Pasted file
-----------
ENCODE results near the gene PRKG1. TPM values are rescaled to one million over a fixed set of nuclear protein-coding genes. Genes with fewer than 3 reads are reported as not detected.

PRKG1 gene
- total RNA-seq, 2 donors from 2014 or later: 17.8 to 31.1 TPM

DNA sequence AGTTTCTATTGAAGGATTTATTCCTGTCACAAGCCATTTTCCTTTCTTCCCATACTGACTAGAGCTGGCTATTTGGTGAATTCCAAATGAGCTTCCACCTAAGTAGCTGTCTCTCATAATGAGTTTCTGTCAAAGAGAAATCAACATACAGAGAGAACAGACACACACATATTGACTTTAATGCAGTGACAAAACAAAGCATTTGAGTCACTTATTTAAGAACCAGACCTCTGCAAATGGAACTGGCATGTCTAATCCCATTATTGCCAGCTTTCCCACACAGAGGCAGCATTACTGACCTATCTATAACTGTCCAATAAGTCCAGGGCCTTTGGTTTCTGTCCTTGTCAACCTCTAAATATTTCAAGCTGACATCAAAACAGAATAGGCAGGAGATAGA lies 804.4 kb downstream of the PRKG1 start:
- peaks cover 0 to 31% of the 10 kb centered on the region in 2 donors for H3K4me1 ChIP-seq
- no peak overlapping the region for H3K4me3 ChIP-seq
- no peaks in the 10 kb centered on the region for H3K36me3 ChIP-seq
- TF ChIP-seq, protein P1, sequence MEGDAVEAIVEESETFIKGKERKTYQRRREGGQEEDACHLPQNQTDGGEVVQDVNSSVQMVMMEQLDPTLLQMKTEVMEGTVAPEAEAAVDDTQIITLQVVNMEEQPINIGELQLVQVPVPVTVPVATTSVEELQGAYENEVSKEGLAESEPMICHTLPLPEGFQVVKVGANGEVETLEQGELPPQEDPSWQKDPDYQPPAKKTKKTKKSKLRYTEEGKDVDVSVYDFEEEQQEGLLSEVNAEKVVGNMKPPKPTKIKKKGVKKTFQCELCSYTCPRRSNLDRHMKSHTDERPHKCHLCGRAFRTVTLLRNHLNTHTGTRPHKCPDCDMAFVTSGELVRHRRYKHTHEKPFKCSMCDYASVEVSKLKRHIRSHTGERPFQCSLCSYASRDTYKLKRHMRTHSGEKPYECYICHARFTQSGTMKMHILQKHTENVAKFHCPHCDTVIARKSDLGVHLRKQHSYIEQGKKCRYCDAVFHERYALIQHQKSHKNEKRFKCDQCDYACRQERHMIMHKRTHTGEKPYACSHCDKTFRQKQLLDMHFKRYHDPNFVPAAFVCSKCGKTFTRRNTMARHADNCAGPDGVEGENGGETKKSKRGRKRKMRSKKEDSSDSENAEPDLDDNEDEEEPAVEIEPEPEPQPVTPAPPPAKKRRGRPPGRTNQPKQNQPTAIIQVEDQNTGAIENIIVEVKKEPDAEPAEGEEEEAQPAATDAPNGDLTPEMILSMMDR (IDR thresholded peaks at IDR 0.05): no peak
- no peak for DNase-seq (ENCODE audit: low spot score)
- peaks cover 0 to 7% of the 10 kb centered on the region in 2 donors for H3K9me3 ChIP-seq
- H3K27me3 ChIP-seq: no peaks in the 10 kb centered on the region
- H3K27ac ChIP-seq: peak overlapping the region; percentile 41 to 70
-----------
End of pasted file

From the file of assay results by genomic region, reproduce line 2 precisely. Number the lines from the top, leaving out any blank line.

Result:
PRKG1 gene